Using music to bring young people of different nationalities together, 16-year-old Ernest Gunar and his team hope to break down barriers and encourage mutual respect.
The group from Folkestone in Kent want to promote community cohesion.
They're asking others not to unfairly judge those they don’t know.
‘I’m from Slovakia and to live in this country it’s important that I get along with other people,’ Ernest explains.
‘However, I’ve experienced racism.
'Some people will perhaps think they know one Slovak who is bad, so they consider us all to be the same.
'But, we’re all humans and we shouldn’t judge others.
'We should respect them.’
With Fixers, the group have helped create a music video to accompany a song they’ve written.
Featuring Ernest and his friends, who are also of Eastern European origin, and students from the Folkestone Academy, the film shows the young people overcoming their differences and getting to know each other.
Some of the lyrics are performed in Czech to highlight what can be achieved when people of various backgrounds join together.
Watch the group’s music video ‘Can We Come Together’ at the top of this page.
‘The video is just great. I can’t believe I’ve had the opportunity to do something like this,’ says Ernest.
‘It was good to work with a group from the Folkestone Academy. They didn’t care where we’re from - they just got along with us and made the song.’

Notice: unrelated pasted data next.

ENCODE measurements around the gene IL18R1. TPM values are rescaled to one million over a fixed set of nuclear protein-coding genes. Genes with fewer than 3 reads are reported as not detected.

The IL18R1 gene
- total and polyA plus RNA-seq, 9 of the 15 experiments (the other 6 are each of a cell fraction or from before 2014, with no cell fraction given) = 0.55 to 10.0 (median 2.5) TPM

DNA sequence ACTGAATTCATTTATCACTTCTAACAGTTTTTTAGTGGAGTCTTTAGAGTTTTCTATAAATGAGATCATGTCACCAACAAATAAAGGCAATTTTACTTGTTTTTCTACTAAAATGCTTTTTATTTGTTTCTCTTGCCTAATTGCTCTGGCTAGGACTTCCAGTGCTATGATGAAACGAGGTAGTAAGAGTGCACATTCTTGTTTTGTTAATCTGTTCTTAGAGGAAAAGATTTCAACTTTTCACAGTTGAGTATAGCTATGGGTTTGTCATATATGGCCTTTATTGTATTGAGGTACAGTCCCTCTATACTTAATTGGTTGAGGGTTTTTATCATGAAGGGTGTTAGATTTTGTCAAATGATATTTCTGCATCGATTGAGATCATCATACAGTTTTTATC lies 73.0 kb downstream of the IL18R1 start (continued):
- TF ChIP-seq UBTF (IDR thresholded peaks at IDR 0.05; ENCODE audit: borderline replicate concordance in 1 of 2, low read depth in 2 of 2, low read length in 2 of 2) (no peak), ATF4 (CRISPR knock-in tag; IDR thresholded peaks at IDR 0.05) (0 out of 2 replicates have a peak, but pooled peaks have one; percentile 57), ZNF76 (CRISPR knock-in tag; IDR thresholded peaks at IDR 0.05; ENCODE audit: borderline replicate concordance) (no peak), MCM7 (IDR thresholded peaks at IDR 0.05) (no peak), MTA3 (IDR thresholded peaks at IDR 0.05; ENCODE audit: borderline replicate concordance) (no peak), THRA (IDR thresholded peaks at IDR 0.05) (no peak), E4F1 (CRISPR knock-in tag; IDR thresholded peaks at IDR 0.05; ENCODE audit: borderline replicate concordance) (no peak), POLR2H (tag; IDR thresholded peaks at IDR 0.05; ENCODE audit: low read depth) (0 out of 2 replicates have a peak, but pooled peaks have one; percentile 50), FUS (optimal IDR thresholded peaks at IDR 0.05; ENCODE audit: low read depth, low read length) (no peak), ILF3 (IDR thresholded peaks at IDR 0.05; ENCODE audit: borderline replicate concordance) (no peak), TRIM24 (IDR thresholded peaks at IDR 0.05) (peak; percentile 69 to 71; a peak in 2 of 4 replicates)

As part of their bid to end segregation between young people of different cultures in their area, the Fixers’ video draws attention to the words ‘community’ and ‘unity’ in the chorus.
The lyrics also reference Payers Park, an area of green space created in Folkestone to be used by all sections of the community.
The group performed their track at the park’s launch in August, as part of the Folkestone Triennial.
‘There were loads of people looking at us,’ Ernest adds.
‘They were from different cultures – Slovak, Polish, Czech and English – and they were all excited to hear us.
‘I felt really proud. I want to carry on like this, to show people that it’s right to respect each other.’
This project is supported by the Youth Social Action Fund (YSAF).
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Merseyside Fixers Annie and Hannah are also encouraging young
people to embrace different cultures. Watch their TV story.